Keegan audiences will notice a big transformation of the theater for the area debut of Shaina Taub and Laurie Woolery’s musical adaptation of Shakespeare’s As You Like It. Co-directors Cara Gabriel and Josh Sticklin Sticklin decided early on that they wanted to make the entire theater a “playing space” for their actors and audience. To do this correctly, they hired an architect to make sure their plans were done safely and efficiently.
“We’ve taken out rows of seating in the normal proscenium part of the theater and replaced them so those rows of audience can be on stage with us,” Gabriel says. “And we created an upper deck where in the Keegan space you might normally see the orchestra, but instead there is audience. So, we have actors where would traditionally be audience, and audience on stage. Now, no matter where you are, you can be part of the action potentially.” The whole transformation took six people three weeks to accomplish, Sticklin said. That same crew has ten days to turn the theatre back into a proscenium in time for its upcoming An Irish Carol which opens December 13.
Sticklin admits that when he first pitched this idea to artistic directors Mark Rhea and Susan Marie Rhea, they were a bit nervous but also open to the transformation.
“One thing I noted, having done shows as an actor with Keegan pre-renovation and post-renovation, is I really loved, pre-renovation, how often we had to use the entrances alongside the audience just for logistical reasons, and the kind of energy one gets when an actor is rushing by you to make an entrance,”Sticklin says. “I wanted to honor that as part of Keegan’s artistic path and a convention that I think is exciting and includes the audience in a non-threatening way.”
Naturally, there was an impact on the way Sticklin and Gabriel directed as well.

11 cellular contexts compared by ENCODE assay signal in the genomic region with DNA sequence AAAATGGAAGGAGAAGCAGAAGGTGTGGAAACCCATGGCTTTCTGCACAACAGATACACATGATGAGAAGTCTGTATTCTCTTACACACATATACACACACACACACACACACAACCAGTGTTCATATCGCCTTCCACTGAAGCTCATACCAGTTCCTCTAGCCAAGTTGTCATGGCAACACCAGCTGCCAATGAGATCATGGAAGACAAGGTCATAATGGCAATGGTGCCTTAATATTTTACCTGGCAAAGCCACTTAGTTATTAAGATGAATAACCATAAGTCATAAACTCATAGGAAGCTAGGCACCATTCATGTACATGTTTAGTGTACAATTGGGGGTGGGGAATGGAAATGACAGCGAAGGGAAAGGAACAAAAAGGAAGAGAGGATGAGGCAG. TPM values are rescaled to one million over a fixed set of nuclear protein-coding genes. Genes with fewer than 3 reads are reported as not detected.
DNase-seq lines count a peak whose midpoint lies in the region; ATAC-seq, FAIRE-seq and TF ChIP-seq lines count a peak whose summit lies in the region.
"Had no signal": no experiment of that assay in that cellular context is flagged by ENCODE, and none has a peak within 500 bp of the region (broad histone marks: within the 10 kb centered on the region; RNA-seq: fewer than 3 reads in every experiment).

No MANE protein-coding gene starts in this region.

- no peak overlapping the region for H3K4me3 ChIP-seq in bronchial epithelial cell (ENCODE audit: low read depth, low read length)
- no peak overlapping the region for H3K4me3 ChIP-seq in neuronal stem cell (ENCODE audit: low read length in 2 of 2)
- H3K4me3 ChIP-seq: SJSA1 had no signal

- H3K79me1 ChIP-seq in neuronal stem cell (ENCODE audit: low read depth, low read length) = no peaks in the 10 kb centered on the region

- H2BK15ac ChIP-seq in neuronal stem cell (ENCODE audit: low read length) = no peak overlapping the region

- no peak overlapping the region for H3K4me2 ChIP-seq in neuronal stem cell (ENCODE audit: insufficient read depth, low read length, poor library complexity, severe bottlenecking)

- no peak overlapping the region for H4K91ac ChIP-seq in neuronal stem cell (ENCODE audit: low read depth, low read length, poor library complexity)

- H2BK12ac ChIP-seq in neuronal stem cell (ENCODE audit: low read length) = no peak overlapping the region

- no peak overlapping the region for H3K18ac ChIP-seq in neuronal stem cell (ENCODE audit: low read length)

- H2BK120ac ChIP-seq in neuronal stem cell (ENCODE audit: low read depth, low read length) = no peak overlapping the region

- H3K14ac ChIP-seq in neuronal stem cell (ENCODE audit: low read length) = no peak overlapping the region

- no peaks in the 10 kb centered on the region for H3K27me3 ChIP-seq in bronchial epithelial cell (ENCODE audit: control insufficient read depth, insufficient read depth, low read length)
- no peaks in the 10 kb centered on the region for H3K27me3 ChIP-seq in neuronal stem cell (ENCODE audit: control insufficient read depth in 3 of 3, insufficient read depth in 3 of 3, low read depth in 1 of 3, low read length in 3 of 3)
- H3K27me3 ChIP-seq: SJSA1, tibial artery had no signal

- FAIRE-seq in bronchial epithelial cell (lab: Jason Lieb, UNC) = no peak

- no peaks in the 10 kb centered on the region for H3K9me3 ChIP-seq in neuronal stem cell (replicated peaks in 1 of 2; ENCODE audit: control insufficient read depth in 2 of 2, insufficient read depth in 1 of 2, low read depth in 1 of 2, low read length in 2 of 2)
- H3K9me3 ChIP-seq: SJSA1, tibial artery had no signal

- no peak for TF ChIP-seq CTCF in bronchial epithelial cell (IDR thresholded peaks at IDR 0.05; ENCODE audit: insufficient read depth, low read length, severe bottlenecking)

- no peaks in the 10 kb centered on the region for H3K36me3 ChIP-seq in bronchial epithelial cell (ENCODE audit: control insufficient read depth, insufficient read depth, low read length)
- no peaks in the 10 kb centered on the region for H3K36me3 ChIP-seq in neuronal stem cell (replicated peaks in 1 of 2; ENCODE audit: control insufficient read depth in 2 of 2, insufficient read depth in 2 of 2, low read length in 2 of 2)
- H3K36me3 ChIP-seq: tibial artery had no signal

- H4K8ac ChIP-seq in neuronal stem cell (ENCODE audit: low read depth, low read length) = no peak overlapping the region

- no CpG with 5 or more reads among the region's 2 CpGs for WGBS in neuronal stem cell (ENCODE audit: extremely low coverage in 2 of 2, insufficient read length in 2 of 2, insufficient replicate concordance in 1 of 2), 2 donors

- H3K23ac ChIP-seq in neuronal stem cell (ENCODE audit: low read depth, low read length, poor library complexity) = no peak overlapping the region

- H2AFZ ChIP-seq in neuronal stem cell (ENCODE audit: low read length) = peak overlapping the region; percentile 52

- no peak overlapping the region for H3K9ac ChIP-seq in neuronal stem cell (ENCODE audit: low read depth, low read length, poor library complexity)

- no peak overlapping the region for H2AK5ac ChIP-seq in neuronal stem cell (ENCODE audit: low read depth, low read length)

As You Like It
closes December 2, 2018
Details and tickets
“We keep saying it’s in the round, but that doesn’t even begin to cover what it actually is,” Gabriel says. “A lot of the blocking we’ve taken from techniques you would use in the round, but then beyond that, we had to get comfortable with the fact that in some scenes, people would see some actors’ backs and some actors’ faces, but in the next scene, it would be different.”
It also presented challenges for the production team, such as how to light every corner of the theater and how to make sure sound was audible everywhere. Thankfully lighting designer Alberto Segarra and sound designer Niusha Nawab were up for the task.
“There were a lot of firsts and a lot of experimentation and I love that; to me, that’s fun. We embraced that challenge,” Gabriel says. “It definitely means every single element is different. The acting needs to be blocked and performed differently, and every element is new.”
“People are going to love the action being in their lap and if someone has the opportunity to come more than once, I would highly recommend checking it out from different spots in the house,” he says.
Now that the theater has been successfully set up this way, Sticklin says he believes Keegan may utilize this sort of space for future productions as well.
“It offers some unique possibilities for how the space can be used in so far as the technical aspects can be surmounted,” he says. “We learned a lot. The first go-around is going to always be a little more difficult because we’re learning as we’re doing. The second time and third time it will get easier because you’ll know what to expect and what the challenges may be. The homework has been done.”
Sticklin gives props to the entire production team and cast of 18 actors for being patient and evolving with this idea, and feels the final product is one that will be remembered.“What I’m most proud of on the project is the diversity of actors and the creative team we assembled and the fact that we have 17 artists who had never worked with Keegan before and I’m thrilled that all this new talent has poured into the doors here.”
With the stage set, so to speak, Sticklin turned to Shaina Taub’s music, which primarily lands in a folksy-pop-like arena.
“She did this same kind of adaptation prior with Twelfth Night at the Public Theater, so by this one, I feel she found a really nice way of drifting from the text right into a song,” he says. “The pop-y quality of the music really makes Shakespeare approachable to a modern audience.” The music reminds Gabriel a little of Sara Bareilles, in that it’s contemporary and catchy.
“She does a really good job of blending Shakespeare’s original intention and original language with some nice anachronistic elements from contemporary society that anyone will recognize,” she says. “The music is playful, funny when you don’t expect it to be and I think people will go home singing parts because it stays in your head.”